Mike Kinsella was the only member of American Football who had an inkling about their popularity, mostly because he maintained an active connection to the emo community by performing as Owen. “I’d play shows and people would ask for ‘Never Meant,'” he says. “I didn’t realize that American Football was more popular than the thing I was doing for 15 years, until it was slapped in my face.” (Holmes and Lamos went on to play in a country-­tinged group called the Geese, which fell apart in the mid-aughts, but their audiences didn’t request American Football songs.) American Football started getting offers for reunion shows before the reissue even came out—after it went up for preorders in March 2014, they heard from the Pygmalion Festival, then from bookers in New York.

Mike Kinsella says he placed a precondition on any reunion: this time the band had to have a bassist, and he wanted it to be his cousin Nate. (Originally there was no live bassist—Mike and Lamos recorded a few bass parts for the album.) Nate was already a fan of American Football, so it was an easy sell. “I real­ly identify with the modesty of it,” he says. “I agreed to it knowing that I would just be, like, playing invisible frequencies—I would only be playing the root notes. I wanted to be there, to fill out the sound, but add as little as possible and try to stay true to what was on the recording.” He also fit into the band’s interpersonal dynamics comfortably. “Nate’s a big piece of bubble gum,” Mike says. “Everybody loves Nate, so he makes everybody get along.”

American Football play Webster Hall in New York in October 2014.
American Football play Webster Hall in New York in October 2014.Credit: Rachel Gulotta and Daniel Inskeep

Ledezma remembers attending a Bulls game with Holmes and Kinsella after the offers started coming but before they decided to regroup. “Steve and Mike were like, ‘We really sucked, and I don’t want to suck now,'” he says. “I’m like, ‘It can’t be any worse than it was the first time around—you guys are probably much better musicians than you were before.’ I think that helped them decide.”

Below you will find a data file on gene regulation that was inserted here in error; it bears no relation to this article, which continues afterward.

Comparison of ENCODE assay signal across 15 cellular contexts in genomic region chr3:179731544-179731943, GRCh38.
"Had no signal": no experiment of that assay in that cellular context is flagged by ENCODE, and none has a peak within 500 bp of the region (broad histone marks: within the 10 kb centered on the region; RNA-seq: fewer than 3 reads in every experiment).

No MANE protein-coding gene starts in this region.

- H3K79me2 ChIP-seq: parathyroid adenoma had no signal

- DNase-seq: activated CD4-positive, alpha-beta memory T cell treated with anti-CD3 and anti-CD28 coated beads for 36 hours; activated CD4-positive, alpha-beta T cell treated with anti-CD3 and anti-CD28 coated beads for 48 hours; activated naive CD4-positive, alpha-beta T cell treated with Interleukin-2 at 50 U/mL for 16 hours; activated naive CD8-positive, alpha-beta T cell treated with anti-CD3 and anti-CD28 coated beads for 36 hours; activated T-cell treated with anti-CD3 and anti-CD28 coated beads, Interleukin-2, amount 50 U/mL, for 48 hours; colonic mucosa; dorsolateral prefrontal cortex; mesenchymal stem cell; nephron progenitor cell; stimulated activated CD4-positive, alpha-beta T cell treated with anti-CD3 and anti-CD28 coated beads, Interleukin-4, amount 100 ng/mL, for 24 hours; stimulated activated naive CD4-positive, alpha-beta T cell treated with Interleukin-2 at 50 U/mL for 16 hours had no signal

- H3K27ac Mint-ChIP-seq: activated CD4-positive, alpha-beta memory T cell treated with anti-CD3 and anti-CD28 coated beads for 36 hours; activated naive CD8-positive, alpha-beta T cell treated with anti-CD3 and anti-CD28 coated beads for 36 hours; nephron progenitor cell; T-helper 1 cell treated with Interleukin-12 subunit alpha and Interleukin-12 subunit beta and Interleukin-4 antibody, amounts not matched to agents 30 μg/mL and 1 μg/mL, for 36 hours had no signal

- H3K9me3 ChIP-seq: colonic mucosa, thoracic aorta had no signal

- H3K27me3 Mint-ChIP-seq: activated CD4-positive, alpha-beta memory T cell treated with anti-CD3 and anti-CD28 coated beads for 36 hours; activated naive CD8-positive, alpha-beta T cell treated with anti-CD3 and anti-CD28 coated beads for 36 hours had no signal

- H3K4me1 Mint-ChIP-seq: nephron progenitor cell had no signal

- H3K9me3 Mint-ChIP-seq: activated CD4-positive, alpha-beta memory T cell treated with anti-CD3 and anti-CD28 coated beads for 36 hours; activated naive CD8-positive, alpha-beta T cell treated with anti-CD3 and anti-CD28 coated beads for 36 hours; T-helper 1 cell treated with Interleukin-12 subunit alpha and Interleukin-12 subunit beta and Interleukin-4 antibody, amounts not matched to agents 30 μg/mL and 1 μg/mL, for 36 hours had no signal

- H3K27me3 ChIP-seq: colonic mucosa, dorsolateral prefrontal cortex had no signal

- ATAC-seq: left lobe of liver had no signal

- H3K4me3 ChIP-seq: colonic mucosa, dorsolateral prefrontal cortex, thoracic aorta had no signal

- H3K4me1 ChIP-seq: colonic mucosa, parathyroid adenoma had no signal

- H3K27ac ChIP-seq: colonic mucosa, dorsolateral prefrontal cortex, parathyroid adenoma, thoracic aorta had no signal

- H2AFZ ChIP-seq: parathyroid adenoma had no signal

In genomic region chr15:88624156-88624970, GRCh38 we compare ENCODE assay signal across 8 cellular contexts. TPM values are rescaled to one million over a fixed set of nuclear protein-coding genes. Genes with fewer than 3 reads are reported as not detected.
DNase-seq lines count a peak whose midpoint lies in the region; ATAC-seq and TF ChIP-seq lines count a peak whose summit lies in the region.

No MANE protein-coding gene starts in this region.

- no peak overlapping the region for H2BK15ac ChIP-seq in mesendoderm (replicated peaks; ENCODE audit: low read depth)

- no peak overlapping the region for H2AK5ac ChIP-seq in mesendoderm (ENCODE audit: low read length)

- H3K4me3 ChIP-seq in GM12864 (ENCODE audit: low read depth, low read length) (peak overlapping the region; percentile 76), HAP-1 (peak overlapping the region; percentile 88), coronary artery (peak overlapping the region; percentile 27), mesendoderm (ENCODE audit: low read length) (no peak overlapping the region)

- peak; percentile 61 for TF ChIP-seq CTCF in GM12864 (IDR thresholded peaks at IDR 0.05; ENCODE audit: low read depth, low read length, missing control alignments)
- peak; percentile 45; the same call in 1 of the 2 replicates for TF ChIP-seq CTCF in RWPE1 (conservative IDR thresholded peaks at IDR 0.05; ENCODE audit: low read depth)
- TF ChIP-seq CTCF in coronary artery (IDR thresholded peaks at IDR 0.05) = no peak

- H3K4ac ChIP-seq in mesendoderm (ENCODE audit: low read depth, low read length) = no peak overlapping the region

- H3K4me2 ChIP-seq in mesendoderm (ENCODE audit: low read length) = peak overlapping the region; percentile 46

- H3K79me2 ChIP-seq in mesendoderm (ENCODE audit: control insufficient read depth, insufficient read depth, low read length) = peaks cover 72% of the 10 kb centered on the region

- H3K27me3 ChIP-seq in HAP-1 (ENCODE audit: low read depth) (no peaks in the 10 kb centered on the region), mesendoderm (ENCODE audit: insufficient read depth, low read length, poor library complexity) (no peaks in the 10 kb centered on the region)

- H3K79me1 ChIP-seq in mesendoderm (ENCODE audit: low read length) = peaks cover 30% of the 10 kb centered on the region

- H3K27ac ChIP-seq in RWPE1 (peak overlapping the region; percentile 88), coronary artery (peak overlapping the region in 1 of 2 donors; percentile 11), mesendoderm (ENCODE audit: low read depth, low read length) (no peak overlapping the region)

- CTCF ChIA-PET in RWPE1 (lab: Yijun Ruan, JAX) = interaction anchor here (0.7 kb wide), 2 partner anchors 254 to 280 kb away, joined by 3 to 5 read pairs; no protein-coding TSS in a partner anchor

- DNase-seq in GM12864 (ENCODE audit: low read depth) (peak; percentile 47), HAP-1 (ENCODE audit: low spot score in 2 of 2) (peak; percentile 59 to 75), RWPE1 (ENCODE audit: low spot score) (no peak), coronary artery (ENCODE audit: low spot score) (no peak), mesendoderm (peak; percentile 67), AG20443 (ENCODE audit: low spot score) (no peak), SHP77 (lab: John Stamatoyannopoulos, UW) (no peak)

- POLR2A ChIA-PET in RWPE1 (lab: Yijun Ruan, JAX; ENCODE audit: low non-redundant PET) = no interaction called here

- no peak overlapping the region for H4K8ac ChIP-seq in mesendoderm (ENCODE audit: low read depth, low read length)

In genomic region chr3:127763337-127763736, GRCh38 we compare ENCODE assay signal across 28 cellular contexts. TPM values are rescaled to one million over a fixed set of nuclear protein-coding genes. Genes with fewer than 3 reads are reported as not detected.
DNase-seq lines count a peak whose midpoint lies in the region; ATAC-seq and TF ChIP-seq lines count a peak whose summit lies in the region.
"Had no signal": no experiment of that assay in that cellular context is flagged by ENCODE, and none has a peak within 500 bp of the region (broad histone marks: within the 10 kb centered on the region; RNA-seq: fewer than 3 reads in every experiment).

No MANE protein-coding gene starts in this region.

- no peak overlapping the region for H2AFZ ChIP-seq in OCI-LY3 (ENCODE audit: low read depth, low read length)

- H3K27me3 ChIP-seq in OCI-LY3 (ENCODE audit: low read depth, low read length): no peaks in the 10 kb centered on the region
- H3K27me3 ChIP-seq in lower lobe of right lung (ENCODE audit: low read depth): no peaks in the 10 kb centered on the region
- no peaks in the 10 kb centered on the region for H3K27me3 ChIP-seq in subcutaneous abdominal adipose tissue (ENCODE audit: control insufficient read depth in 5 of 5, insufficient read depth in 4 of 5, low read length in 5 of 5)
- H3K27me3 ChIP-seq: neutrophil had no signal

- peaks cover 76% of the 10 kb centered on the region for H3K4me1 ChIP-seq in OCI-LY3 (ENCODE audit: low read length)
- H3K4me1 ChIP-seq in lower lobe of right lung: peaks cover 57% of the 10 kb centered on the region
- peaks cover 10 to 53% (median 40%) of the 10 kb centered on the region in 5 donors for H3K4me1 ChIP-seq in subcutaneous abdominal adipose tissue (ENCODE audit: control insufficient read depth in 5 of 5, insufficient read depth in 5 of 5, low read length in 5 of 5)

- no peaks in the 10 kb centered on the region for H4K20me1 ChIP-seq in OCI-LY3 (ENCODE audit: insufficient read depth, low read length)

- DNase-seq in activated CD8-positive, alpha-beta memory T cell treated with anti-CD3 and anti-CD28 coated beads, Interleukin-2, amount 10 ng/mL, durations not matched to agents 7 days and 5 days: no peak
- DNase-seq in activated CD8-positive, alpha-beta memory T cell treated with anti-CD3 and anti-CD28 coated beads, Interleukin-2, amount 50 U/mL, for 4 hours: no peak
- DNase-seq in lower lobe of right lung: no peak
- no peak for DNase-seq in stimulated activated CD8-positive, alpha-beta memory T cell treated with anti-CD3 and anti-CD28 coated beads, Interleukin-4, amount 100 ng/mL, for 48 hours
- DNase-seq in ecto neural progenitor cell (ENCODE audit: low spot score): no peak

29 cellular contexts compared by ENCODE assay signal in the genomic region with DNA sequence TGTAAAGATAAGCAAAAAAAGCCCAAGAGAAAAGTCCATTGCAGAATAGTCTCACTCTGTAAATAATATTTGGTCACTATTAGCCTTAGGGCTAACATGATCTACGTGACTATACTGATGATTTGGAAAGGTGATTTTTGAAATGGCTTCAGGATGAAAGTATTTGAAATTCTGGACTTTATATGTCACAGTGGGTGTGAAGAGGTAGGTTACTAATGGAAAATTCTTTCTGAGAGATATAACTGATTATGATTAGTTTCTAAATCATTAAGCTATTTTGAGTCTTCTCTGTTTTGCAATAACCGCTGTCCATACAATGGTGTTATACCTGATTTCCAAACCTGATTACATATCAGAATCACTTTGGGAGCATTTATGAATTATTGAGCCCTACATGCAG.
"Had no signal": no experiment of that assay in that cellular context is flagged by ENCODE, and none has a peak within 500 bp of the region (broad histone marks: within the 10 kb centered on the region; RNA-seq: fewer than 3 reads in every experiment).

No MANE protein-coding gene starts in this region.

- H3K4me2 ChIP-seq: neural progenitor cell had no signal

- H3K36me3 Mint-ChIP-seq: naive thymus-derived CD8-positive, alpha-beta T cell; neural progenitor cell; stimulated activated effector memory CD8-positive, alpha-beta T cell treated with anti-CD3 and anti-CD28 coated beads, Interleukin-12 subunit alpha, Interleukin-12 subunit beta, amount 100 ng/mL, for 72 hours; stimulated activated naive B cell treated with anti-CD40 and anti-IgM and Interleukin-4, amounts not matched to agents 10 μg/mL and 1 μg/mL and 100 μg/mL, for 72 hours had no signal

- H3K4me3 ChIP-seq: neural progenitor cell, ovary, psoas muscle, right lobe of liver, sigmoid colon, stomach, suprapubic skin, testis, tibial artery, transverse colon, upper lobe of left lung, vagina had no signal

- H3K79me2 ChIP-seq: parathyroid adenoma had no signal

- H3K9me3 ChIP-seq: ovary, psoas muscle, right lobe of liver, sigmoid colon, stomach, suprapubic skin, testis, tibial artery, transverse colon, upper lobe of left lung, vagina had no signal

Today two members of American Football live outside Illinois—Lamos is in Colorado, Nate Kinsella in New York. All three original members have kids, and Nate is expecting his first child soon. Their divergent schedules mean they can’t practice often, so when they do it tends to be in 12-hour marathons. The band that used to be a hobby is more of a part-time job. “Each time we get together it’s a treat—it’s a break from other work, or kids, or real life, just for a few days,” Lamos says. “After usually two or three days, everyone’s like, ‘Oh thank God, we get to go back home and do the things we’re supposed to be doing.'”

American Football began testing out new material onstage before they decided to work toward a second album—Holmes says they played an instrumental version of the “LP2” single “I’ve Been So Lost for So Long” during a four-show run in Chicago around New Year’s Eve 2014. They shared 18 or 20 song ideas over Dropbox, then settled on their dozen favorites. With a March recording session fast approaching, Mike had to juggle writing American Football lyrics with work on Owen’s ninth album, July’s The King of Whys.

“A lot of the immediate, initial critiques—’Oh, this just sounds like Owen’—but it’s like, that’s just what my voice does. I’m not sure what else I’m supposed to do,” Mike says. The band sounds more assured—a product of many more years of experience as musicians—and so does his singing. “Before, the vocals were an afterthought,” he says. “It’s like, ‘Oh, I guess here, if I kind of yell,’ and after we already recorded the song I realize, ‘That’s not even near my range.’ I’d just go for it, and it sounds funny. This time we tuned to different keys and different capos—there’s all these tricks you can do to fit within my range.”

The new album won’t please everyone, but American Football still remember when they barely pleased anyone. They already have their critics—Holmes brought his two daughters and son to see the band play at the Wrecking Ball Festival in Atlanta in August. “They’re generally unimpressed,” he says. “Not their thing.” v